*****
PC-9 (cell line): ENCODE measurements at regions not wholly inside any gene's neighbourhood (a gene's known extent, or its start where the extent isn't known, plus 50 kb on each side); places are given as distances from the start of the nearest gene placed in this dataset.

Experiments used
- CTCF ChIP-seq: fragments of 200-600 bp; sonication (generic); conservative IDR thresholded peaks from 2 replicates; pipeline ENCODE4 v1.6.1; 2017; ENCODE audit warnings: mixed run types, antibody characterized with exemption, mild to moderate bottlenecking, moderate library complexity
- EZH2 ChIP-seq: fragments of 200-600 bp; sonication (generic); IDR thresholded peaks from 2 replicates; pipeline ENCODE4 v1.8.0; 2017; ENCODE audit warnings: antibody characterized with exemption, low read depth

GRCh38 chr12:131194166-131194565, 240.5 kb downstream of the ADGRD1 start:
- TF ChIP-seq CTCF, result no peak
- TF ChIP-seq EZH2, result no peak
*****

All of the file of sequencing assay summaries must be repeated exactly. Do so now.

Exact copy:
PC-9 (cell line): ENCODE measurements at regions not wholly inside any gene's neighbourhood (a gene's known extent, or its start where the extent isn't known, plus 50 kb on each side); places are given as distances from the start of the nearest gene placed in this dataset.

Experiments used
- CTCF ChIP-seq: fragments of 200-600 bp; sonication (generic); conservative IDR thresholded peaks from 2 replicates; pipeline ENCODE4 v1.6.1; 2017; ENCODE audit warnings: mixed run types, antibody characterized with exemption, mild to moderate bottlenecking, moderate library complexity
- EZH2 ChIP-seq: fragments of 200-600 bp; sonication (generic); IDR thresholded peaks from 2 replicates; pipeline ENCODE4 v1.8.0; 2017; ENCODE audit warnings: antibody characterized with exemption, low read depth

GRCh38 chr12:131194166-131194565, 240.5 kb downstream of the ADGRD1 start:
- TF ChIP-seq CTCF, result no peak
- TF ChIP-seq EZH2, result no peak